Residency requirements became roadblocks for some servicemen and women in 2011 when changes to the G.I. Bill caused the federal government to stop paying out-of-state tuition for veterans.
As a marine, Ryan Meigs was based at Camp Lejeune for four years, but the veteran eligible for in-state tuition at Cape Fear Community College.
Bob Philpott, veterans affairs coordinator at Cape Fear Community College explained that out-of-state tuition is more than $2,000 higher than the in-state rate, and most veterans don’t have the money to pay the difference.
WILMINGTON, NC (WECT) – Ryan Meigs, who served overseas in the Marines, now has a new mission – to raise awareness about federal changes making it difficult for some veterans, like himself, to go to college.
"We're very goal-oriented people," said Meigs, referring to veterans. "You have an objective in front of you and you do whatever it takes to meet that objective."
His current objective, enroll at Cape Fear Community College, may seem easy enough, but he faces a hurdle. Meigs never became a legal North Carolina resident while stationed at Camp Lejeune.
To earn residency for tuition purposes, a person must have lived in North Carolina for at least one calendar year and show an intent to maintain permanent legal residence. This is often done by getting a driver's license, registering to vote, or paying taxes in the state.
Residency requirements became problematic for some servicemen and women in 2011 when changes to the G.I. Bill caused the federal government to stop paying out-of-state tuition for veterans.
"So what do they do? They'll either go to a state that's solved the problem, or they will sit out of school," said Bob Philpott, veterans affairs coordinator at Cape Fear Community College. "These are the kind of people we really want to have in North Carolina. They're hardworking, smart, dedicated, patriotic, you know, this is what we build the future of this state on."
Philpott explained that out-of-state tuition is more than $2,000 higher than the in-state rate, and most veterans don't have the money to pay the difference.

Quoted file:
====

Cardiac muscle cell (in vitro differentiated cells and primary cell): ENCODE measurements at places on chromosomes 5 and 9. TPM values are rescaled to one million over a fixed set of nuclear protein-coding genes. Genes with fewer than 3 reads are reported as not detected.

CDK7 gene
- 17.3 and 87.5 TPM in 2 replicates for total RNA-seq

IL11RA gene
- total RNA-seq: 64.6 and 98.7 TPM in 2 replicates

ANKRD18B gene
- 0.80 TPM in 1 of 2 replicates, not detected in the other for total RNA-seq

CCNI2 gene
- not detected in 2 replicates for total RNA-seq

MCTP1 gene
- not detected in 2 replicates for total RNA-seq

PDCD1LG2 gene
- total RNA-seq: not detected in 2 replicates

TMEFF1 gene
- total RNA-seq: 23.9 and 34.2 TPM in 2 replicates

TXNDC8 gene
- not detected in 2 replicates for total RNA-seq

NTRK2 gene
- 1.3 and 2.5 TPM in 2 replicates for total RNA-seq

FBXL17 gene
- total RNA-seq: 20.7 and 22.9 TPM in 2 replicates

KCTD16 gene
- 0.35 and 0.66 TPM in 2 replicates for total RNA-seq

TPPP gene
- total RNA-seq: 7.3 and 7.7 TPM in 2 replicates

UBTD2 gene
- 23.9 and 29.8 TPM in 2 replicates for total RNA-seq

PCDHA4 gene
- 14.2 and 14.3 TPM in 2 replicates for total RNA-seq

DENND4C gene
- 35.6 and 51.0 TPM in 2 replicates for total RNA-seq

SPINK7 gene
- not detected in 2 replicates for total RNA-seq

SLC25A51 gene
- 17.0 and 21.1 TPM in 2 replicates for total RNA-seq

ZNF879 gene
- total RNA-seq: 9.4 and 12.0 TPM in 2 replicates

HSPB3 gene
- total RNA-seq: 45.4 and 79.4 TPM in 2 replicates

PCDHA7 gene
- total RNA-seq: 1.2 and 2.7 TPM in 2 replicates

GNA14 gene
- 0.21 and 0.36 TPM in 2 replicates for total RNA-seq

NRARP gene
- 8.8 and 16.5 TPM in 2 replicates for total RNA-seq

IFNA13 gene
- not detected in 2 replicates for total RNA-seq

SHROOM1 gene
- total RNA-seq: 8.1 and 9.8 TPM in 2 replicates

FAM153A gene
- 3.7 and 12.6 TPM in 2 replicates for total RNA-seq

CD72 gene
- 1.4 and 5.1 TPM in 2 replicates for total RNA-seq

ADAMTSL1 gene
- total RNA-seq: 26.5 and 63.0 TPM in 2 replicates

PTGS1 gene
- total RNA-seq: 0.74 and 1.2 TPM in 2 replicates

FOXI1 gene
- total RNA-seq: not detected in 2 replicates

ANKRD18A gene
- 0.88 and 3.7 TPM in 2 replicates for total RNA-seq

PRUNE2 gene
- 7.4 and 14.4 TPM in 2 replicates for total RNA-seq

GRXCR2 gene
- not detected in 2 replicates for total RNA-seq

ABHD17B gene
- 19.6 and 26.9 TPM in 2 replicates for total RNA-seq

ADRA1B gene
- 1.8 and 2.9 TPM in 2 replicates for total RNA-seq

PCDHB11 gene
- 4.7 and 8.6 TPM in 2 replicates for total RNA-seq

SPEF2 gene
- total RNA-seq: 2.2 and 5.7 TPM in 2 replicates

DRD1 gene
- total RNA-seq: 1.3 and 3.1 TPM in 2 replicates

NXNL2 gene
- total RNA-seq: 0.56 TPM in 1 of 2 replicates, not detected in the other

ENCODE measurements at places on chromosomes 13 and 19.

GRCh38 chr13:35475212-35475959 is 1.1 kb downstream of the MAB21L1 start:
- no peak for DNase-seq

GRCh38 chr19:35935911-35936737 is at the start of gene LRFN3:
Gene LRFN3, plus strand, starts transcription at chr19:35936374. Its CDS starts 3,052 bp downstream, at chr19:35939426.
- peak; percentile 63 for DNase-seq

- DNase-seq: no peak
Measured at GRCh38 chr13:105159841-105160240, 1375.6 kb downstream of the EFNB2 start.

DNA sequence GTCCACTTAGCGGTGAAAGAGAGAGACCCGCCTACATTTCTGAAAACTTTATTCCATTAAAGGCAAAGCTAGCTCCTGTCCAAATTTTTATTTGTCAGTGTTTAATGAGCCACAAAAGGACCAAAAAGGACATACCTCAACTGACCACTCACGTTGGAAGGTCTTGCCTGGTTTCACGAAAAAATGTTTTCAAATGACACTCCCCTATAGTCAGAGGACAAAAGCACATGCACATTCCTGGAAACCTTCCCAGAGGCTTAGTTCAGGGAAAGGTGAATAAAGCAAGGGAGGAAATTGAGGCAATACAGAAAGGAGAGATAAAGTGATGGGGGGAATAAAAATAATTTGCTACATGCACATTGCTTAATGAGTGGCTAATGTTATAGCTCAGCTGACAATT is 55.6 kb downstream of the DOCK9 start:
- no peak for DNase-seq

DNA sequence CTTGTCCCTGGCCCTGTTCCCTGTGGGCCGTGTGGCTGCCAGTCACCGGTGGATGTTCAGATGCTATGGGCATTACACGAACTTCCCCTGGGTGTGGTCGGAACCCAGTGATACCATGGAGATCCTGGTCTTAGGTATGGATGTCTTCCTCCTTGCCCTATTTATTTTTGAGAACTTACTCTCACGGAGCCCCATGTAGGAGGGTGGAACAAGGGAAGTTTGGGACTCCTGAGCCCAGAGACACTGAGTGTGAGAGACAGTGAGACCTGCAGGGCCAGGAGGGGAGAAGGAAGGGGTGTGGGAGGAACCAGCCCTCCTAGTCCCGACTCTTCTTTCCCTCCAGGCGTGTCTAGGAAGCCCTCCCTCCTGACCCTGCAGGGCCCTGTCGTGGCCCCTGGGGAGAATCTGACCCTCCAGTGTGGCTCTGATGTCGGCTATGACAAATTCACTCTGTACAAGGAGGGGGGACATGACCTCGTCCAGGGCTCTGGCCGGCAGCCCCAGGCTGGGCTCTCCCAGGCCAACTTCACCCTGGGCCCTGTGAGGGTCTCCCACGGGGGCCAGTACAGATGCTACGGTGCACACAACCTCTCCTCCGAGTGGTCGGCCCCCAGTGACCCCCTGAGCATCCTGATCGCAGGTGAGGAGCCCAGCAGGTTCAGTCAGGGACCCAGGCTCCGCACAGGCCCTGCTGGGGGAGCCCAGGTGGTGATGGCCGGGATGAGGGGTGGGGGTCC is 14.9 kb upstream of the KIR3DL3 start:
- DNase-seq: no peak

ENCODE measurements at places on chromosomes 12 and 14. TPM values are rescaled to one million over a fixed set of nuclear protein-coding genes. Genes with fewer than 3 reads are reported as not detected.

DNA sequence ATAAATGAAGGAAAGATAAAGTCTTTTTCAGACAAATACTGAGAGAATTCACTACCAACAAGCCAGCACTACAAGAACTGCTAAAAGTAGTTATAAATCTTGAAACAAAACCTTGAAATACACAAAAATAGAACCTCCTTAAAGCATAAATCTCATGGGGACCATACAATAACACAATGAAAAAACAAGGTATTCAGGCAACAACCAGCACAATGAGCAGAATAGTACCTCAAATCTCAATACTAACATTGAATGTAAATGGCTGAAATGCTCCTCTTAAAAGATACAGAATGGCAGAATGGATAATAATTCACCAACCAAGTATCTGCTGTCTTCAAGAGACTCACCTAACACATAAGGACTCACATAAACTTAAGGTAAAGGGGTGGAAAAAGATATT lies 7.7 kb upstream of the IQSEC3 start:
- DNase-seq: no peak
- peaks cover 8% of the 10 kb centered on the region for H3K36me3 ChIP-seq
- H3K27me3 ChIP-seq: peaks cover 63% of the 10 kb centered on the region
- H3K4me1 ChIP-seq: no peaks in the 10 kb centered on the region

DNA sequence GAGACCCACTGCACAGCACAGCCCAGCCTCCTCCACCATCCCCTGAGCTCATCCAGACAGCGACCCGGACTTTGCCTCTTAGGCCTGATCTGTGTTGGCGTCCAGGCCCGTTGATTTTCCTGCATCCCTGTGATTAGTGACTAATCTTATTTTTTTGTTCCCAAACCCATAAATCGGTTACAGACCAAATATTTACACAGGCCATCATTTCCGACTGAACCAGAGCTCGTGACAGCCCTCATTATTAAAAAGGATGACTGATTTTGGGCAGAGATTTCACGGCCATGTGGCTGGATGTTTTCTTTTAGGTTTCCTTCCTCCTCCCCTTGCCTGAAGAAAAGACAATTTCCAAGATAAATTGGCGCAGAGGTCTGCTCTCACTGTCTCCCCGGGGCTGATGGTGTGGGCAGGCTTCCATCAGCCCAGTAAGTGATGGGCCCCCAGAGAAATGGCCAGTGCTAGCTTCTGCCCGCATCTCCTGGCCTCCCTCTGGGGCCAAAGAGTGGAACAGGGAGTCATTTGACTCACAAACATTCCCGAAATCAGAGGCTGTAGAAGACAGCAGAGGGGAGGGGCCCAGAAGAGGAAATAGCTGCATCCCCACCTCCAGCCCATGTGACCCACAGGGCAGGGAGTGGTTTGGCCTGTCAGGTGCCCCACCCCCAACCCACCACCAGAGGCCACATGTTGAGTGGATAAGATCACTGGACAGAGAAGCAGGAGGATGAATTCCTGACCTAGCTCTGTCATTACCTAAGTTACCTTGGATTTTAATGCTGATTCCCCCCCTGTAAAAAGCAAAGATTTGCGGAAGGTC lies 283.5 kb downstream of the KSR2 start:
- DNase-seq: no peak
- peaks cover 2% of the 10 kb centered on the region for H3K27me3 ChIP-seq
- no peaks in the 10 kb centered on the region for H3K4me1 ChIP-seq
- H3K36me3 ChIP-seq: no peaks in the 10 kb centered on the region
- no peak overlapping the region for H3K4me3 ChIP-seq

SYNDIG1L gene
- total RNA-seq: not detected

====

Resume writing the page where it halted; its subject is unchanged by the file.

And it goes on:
"I feel terrible," he said. "You know, these are good people and they feel, and I feel, they've been made a promise."
When Philpott explained the situation to Meigs, the veteran contacted several lawmakers, included Sen. Thom Goolsby (R), who had already introduced a bill to give veterans in-state status at public college and universities in the state.
Rep. Mike McIntyre (D) co-sponsored The Veterans' Education Equity Act of 2013, which would address the tuition issue at the federal level. The bill is still pending.
With Goolsby's bill stuck in committee, he says members of the armed services need to take steps to help themselves.
"If you really are looking for and planning to go to our schools, I think it just makes sense to become a North Carolina citizen. That solves the problem. Period."
But Meigs, who keeps tabs as other states pass laws solving the problem, believes North Carolina needs to follow suit.
"We serve the country as a whole," Meigs said. "We didn't serve any single state, so wherever we decide to go to school should be our choice."
Meigs said he has since applied for a driver's license and registered to vote in North Carolina.
A year from now, after earning in-state residency, Meigs plans to enroll in the Marine Technology Program at CFCC.